Wednesday, October 3, 2012

New Series 130: Computer Power and Nazi War Strategy

9/05/12-b from HATONN/jonur (ns130)

Hatonn present; let us proceed, please. 


Jonur, continue, please, from “NEXUS” magazine, August-September 2012.


Computer Power and Nazi War Strategy

TK:  I thought that Bormann was responsible for the money.

DD:  That is an excellent point. Now, how did he work with the money?  He basically used the most important weapon that the Third Reich had:  the computer.  In 1935, the first practical working computer was developed for the Third Reich by a German engineer named Konrad Zuse.  With his computer, what he had created was a way to make the trains run on time

German statistician Friedrich Zahn, an SS member since 1933, convinced SS Reichsführer Heinrich Himmler to establish a covert Reich Tabulation Bureau that would integrate Zuse’s technology with IBM systems developed by American statistician Herman Hollerith, who had created the punch-card data tabulator.  One of the major German companies, IG Farben, developed magnetic tape in 1935, which made the Zuse-Hollerith information processing system even more powerful.  Magnetic tape was actually more useful than punch cards which were much more expensive.  With the use of magnetic tape, these computers did the work of 300 clerks with only 15 specialists, in a week instead of six months.  Because of this, there were many major applications—one of which was gaming out the war.  They could feed in equations and examples of warfare that would help them figure out how the war would play out to the end.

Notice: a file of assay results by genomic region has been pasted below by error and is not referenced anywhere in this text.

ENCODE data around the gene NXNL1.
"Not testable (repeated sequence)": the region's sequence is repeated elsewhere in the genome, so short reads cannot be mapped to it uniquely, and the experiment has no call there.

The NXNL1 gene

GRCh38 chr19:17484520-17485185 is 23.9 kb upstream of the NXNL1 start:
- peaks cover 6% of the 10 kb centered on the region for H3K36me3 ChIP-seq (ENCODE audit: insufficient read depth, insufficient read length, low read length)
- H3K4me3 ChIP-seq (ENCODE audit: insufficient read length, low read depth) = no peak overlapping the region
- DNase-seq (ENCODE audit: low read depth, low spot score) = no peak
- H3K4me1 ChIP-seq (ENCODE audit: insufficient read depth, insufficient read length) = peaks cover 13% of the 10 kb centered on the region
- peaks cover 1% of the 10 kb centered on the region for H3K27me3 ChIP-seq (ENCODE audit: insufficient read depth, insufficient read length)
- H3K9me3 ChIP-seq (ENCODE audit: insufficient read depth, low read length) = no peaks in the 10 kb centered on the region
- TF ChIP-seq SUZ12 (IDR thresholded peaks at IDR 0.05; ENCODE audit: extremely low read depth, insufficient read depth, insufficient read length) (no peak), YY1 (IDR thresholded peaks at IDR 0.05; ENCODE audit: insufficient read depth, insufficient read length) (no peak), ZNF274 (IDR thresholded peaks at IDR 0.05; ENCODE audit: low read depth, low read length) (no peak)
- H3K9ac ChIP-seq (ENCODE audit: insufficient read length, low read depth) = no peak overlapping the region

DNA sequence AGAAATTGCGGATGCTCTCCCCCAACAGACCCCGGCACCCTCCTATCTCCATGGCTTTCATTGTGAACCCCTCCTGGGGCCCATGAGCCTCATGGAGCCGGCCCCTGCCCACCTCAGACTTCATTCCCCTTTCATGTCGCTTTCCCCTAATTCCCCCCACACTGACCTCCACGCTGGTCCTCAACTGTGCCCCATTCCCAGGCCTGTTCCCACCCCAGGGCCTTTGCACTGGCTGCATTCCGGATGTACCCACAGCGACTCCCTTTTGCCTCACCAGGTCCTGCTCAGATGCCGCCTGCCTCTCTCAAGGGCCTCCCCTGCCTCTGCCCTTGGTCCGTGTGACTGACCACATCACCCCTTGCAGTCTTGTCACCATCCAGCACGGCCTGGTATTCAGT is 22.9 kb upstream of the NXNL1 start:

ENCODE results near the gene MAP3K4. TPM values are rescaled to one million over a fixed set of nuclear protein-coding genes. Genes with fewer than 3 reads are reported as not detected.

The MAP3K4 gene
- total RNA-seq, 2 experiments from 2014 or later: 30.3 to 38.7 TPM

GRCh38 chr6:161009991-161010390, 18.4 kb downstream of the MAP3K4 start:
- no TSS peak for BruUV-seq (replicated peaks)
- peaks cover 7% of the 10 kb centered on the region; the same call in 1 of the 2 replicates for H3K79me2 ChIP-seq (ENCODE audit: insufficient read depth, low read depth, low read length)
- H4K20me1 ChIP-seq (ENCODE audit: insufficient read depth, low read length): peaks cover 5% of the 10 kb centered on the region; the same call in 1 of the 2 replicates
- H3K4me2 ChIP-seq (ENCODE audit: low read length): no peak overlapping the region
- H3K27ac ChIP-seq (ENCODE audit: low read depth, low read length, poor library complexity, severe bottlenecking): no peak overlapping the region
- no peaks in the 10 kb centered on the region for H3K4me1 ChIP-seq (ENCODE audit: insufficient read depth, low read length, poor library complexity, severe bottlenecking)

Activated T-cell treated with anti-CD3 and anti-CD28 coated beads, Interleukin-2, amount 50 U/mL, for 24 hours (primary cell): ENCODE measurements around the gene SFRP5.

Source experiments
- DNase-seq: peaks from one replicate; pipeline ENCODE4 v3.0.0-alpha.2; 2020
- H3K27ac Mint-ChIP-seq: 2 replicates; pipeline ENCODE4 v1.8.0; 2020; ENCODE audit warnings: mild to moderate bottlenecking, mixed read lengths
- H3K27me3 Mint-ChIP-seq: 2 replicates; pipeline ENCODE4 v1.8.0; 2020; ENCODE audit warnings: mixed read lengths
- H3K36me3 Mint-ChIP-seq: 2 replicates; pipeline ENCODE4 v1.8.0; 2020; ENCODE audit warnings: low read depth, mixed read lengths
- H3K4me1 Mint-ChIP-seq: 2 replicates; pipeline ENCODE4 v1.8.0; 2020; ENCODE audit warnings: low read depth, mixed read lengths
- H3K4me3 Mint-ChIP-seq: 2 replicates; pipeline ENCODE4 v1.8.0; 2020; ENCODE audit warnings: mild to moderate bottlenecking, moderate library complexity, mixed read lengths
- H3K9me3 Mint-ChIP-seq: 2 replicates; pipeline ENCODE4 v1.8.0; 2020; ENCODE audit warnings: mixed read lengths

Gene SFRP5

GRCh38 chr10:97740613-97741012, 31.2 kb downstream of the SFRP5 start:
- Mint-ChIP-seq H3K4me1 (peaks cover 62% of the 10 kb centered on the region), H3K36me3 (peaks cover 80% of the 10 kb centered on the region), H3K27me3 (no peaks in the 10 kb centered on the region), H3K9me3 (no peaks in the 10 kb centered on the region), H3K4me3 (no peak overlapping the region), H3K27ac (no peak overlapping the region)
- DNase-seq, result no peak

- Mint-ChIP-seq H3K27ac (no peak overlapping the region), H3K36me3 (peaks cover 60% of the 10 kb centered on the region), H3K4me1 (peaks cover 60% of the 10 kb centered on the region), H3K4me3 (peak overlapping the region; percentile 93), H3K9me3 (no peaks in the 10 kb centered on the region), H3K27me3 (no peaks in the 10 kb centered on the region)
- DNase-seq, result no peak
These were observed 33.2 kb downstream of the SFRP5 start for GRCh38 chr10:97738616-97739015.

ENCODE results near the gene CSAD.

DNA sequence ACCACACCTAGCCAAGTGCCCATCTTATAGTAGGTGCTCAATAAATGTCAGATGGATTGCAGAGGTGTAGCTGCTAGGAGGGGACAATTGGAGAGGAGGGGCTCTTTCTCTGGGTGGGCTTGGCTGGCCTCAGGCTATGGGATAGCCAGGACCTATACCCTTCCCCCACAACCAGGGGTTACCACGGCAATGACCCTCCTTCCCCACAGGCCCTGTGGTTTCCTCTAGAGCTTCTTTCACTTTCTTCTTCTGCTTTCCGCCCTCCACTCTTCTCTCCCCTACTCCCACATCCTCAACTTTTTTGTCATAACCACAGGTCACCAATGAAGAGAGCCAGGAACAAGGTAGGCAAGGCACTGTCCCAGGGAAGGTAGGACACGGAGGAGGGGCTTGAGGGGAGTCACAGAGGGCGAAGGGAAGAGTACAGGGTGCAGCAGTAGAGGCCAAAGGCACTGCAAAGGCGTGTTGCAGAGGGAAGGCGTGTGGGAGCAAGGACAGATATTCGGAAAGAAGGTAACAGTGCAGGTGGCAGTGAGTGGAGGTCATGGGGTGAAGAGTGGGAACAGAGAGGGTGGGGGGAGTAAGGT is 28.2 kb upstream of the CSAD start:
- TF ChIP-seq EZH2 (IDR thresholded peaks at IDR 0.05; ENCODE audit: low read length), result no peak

One of the things that they figured out with these computers was that the Allies outnumbered the Axis by 10 to one.  Pitted against Japan, Germany, and Italy, the Allies had seven times the tanks, five times heavy artillery, three times the combat aircraft, five times the trucks, and seven times the machine guns.  The United States alone had 27 million men that it could mobilise in uniform.  The Third Reich realised that the entire war was going to have to be a holding action to delay the advances of the enemy until it could relocate the government.


Jonur, break here please and return promptly.  SALU.

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